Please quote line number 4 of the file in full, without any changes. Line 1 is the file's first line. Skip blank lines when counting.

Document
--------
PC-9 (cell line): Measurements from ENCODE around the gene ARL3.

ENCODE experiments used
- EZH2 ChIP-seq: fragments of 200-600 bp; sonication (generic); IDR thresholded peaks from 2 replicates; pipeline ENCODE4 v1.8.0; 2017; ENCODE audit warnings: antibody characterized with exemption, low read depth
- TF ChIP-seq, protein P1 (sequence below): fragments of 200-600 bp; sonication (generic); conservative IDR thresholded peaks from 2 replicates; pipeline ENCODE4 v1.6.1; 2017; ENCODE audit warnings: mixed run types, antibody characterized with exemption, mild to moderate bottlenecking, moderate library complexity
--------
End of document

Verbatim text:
- TF ChIP-seq, protein P1 (sequence below): fragments of 200-600 bp; sonication (generic); conservative IDR thresholded peaks from 2 replicates; pipeline ENCODE4 v1.6.1; 2017; ENCODE audit warnings: mixed run types, antibody characterized with exemption, mild to moderate bottlenecking, moderate library complexity